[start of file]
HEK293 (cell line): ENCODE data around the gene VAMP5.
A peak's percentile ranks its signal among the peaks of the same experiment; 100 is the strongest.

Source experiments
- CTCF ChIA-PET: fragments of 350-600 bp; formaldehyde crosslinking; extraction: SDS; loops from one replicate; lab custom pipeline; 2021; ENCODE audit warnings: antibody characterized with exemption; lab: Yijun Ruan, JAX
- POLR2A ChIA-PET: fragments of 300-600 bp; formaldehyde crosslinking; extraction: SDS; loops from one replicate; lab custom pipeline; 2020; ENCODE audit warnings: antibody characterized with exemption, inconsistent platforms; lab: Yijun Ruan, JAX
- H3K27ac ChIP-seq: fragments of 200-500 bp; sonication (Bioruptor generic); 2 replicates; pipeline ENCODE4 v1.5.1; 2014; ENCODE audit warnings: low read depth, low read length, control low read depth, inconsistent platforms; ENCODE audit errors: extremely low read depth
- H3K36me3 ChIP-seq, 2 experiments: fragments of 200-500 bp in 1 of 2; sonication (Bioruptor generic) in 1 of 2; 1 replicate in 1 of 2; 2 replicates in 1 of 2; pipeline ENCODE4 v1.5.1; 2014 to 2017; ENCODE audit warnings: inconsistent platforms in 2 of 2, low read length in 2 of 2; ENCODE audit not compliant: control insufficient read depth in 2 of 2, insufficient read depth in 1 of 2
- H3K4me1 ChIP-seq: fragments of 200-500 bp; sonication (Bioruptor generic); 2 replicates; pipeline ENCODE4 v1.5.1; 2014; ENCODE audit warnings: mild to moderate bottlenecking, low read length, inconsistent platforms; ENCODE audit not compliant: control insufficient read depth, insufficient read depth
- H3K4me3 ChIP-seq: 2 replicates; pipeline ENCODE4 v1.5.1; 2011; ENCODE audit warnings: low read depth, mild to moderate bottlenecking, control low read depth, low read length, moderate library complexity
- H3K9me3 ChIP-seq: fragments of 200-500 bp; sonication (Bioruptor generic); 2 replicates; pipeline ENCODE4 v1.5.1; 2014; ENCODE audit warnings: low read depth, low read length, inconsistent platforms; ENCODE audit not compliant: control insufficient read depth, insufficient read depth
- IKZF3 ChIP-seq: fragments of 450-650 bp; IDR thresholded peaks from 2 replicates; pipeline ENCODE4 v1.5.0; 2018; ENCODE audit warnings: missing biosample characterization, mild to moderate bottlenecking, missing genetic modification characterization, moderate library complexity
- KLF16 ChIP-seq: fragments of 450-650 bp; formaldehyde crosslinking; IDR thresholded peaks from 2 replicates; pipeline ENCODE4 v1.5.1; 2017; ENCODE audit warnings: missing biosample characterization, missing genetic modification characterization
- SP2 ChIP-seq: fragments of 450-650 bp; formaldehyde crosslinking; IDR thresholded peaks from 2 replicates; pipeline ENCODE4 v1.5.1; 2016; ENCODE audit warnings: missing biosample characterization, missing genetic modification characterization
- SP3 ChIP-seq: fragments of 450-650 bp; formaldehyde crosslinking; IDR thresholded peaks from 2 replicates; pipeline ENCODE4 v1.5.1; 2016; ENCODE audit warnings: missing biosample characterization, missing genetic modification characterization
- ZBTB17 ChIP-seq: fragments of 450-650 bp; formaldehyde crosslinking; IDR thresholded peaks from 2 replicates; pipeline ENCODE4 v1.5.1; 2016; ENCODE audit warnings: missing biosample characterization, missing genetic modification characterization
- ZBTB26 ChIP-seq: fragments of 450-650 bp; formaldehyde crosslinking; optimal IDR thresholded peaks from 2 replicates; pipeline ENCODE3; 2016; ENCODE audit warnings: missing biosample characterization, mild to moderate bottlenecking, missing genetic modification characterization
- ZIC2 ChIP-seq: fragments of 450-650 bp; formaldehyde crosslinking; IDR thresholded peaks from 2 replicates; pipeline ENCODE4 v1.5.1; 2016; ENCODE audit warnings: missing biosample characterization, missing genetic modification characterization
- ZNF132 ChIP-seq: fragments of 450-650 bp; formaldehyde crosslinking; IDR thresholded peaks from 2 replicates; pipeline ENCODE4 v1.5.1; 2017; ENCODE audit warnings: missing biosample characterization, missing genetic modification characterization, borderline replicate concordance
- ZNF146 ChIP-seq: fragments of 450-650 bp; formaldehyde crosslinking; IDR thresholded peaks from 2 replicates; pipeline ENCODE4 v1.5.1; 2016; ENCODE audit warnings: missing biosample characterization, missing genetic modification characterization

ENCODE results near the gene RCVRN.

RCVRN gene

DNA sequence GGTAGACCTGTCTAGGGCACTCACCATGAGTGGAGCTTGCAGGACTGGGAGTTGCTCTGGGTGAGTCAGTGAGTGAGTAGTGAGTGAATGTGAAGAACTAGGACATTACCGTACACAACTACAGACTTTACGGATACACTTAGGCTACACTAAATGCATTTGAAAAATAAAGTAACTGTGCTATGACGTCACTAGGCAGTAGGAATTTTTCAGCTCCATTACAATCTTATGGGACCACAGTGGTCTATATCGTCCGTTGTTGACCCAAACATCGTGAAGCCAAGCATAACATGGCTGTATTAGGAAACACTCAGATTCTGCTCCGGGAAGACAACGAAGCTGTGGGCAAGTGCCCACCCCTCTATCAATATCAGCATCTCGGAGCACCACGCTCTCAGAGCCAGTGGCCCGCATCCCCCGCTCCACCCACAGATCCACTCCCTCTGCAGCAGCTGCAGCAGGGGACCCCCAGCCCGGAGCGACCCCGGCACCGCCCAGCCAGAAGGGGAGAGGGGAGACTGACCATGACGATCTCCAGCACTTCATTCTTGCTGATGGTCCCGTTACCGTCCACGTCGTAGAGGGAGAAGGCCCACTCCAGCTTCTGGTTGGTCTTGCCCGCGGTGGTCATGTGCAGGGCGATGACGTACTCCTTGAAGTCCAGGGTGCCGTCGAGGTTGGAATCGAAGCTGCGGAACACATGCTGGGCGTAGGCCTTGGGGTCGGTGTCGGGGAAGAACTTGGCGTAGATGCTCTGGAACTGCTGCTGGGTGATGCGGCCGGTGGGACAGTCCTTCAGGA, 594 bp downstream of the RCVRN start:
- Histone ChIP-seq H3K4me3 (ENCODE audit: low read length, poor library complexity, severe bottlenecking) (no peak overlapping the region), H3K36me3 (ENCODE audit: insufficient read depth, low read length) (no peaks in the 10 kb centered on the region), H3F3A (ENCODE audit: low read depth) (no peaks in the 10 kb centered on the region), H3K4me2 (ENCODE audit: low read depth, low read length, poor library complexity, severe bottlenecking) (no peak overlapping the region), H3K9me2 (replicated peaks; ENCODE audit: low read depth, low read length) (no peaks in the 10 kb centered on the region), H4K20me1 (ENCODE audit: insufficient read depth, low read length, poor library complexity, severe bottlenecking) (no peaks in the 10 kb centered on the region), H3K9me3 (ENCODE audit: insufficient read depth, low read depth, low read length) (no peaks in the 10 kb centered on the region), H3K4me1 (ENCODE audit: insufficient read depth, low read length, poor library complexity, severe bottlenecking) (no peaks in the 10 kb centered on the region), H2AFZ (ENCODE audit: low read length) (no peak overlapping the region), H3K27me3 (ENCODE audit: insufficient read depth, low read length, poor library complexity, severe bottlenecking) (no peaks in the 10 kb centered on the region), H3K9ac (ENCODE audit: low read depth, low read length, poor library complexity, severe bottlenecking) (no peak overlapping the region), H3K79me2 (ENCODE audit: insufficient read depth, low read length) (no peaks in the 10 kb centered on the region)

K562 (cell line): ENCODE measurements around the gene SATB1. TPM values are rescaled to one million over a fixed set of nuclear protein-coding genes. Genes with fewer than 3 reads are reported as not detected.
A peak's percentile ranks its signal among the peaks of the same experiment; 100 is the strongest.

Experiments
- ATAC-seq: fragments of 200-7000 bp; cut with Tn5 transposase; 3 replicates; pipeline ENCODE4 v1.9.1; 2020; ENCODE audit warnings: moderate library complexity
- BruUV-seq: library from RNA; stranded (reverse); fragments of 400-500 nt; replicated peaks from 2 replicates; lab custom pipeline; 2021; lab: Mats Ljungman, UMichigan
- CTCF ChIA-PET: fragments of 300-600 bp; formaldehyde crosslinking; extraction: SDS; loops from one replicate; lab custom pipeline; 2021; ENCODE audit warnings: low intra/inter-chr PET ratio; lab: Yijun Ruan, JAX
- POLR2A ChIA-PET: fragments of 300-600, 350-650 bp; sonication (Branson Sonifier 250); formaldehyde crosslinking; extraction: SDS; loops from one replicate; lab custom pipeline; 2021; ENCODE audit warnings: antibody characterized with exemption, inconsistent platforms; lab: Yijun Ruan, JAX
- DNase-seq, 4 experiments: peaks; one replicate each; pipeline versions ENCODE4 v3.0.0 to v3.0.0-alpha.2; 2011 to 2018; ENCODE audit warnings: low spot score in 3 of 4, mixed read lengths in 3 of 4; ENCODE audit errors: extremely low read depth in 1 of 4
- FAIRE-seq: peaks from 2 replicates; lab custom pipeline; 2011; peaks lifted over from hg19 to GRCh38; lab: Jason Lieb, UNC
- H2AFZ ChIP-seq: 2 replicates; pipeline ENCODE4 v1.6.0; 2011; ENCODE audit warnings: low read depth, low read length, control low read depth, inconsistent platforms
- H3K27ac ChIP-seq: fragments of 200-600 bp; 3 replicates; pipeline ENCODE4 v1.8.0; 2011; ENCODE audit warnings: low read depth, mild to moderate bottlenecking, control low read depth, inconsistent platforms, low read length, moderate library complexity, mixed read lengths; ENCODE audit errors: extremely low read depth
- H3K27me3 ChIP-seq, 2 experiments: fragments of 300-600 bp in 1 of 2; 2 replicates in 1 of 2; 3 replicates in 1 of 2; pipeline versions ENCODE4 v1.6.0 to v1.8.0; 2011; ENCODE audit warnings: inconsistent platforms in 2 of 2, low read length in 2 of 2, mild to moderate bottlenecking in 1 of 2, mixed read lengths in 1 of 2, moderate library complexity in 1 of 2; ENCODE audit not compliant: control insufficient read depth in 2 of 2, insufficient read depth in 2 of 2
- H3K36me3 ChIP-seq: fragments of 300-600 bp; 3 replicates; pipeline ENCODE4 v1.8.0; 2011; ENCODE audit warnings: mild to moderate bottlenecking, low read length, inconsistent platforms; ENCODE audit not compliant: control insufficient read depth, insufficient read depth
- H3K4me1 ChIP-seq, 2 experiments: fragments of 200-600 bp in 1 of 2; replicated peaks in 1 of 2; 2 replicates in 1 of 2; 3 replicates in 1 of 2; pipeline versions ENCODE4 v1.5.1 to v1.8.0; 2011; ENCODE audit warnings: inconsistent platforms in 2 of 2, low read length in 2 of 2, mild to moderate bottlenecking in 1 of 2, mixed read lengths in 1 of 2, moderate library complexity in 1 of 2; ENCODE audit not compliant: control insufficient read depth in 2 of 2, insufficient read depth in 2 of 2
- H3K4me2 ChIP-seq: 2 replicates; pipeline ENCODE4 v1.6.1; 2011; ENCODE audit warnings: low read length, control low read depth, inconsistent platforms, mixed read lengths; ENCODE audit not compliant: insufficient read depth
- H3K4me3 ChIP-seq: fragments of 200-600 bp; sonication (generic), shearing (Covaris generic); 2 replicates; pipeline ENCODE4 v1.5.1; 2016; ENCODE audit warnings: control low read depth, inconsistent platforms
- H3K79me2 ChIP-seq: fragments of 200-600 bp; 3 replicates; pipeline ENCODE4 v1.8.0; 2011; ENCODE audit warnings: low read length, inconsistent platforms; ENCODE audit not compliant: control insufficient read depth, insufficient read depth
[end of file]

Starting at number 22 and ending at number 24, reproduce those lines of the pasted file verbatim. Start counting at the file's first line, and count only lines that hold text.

DNA sequence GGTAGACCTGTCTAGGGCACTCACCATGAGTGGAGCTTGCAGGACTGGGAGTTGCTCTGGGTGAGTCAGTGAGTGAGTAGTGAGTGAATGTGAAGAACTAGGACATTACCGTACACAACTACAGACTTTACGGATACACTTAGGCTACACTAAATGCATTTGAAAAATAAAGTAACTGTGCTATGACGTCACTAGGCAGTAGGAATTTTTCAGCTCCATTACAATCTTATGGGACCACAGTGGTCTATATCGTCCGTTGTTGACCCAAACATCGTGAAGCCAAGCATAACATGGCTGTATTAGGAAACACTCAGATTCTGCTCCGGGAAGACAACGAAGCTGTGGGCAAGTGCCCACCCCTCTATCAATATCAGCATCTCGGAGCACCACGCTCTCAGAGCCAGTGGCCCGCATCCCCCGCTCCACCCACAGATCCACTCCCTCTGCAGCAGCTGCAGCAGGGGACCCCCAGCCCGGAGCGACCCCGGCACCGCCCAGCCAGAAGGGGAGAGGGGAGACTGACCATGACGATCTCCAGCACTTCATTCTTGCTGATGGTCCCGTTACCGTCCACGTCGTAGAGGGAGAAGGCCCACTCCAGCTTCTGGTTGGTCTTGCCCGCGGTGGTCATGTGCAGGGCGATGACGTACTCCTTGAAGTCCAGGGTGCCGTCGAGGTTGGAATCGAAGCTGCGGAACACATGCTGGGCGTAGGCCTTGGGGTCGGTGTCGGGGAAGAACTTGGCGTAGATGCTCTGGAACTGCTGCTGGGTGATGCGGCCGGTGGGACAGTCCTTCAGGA, 594 bp downstream of the RCVRN start:
- Histone ChIP-seq H3K4me3 (ENCODE audit: low read length, poor library complexity, severe bottlenecking) (no peak overlapping the region), H3K36me3 (ENCODE audit: insufficient read depth, low read length) (no peaks in the 10 kb centered on the region), H3F3A (ENCODE audit: low read depth) (no peaks in the 10 kb centered on the region), H3K4me2 (ENCODE audit: low read depth, low read length, poor library complexity, severe bottlenecking) (no peak overlapping the region), H3K9me2 (replicated peaks; ENCODE audit: low read depth, low read length) (no peaks in the 10 kb centered on the region), H4K20me1 (ENCODE audit: insufficient read depth, low read length, poor library complexity, severe bottlenecking) (no peaks in the 10 kb centered on the region), H3K9me3 (ENCODE audit: insufficient read depth, low read depth, low read length) (no peaks in the 10 kb centered on the region), H3K4me1 (ENCODE audit: insufficient read depth, low read length, poor library complexity, severe bottlenecking) (no peaks in the 10 kb centered on the region), H2AFZ (ENCODE audit: low read length) (no peak overlapping the region), H3K27me3 (ENCODE audit: insufficient read depth, low read length, poor library complexity, severe bottlenecking) (no peaks in the 10 kb centered on the region), H3K9ac (ENCODE audit: low read depth, low read length, poor library complexity, severe bottlenecking) (no peak overlapping the region), H3K79me2 (ENCODE audit: insufficient read depth, low read length) (no peaks in the 10 kb centered on the region)

K562 (cell line): ENCODE measurements around the gene SATB1. TPM values are rescaled to one million over a fixed set of nuclear protein-coding genes. Genes with fewer than 3 reads are reported as not detected.